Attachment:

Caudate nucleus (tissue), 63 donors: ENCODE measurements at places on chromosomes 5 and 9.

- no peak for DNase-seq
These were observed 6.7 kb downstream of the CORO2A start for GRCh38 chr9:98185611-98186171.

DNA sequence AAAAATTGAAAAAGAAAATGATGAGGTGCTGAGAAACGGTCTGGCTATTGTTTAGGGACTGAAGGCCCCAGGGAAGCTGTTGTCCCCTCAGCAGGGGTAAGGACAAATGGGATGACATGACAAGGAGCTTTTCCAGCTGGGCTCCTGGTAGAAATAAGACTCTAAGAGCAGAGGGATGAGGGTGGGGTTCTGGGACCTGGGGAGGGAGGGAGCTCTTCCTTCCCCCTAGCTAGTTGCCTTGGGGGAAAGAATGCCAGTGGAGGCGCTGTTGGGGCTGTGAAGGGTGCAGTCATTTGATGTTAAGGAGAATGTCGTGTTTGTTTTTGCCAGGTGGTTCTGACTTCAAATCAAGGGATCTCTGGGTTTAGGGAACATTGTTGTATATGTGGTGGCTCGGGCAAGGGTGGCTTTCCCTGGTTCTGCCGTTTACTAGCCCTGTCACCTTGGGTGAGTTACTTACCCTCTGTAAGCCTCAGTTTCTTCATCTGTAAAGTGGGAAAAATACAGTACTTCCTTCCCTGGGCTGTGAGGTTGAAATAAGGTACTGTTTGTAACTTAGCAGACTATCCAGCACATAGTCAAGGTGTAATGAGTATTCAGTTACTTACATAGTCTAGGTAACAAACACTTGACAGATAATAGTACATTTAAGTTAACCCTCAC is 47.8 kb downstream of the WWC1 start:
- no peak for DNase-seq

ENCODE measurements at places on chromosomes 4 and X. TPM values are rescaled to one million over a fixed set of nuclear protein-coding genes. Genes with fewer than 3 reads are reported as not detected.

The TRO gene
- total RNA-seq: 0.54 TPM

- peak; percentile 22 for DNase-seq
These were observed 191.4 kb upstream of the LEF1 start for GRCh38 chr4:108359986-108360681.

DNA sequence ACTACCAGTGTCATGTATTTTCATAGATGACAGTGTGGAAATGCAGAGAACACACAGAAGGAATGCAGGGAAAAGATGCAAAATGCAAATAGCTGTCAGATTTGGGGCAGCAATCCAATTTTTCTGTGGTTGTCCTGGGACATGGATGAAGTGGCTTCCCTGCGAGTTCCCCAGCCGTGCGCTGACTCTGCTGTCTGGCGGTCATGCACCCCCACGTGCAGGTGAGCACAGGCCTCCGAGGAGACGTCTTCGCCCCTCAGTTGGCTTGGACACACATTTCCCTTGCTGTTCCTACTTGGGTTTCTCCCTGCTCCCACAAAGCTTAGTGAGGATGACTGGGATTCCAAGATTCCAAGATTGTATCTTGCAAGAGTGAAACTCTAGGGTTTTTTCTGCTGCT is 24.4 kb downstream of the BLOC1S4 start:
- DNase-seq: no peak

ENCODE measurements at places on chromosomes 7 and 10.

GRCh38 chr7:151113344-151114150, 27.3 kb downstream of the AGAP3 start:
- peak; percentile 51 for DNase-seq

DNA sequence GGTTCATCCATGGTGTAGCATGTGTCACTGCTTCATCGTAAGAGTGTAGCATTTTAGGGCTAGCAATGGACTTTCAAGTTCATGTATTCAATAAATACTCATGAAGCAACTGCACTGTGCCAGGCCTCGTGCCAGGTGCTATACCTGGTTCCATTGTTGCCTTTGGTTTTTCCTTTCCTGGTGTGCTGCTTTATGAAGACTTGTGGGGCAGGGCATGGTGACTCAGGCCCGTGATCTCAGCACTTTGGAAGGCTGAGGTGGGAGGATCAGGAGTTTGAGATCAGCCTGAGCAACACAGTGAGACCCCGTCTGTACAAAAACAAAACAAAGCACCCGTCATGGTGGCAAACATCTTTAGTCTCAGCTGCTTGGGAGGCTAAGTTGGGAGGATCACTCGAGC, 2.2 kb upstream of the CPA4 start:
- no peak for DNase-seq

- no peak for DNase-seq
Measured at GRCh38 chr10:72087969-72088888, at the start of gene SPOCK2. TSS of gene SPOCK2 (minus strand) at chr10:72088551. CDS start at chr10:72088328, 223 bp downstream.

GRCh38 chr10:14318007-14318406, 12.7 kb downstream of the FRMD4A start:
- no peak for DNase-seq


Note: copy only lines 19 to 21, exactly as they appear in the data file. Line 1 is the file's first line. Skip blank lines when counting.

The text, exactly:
Measured at GRCh38 chr10:72087969-72088888, at the start of gene SPOCK2. TSS of gene SPOCK2 (minus strand) at chr10:72088551. CDS start at chr10:72088328, 223 bp downstream.

GRCh38 chr10:14318007-14318406, 12.7 kb downstream of the FRMD4A start:
- no peak for DNase-seq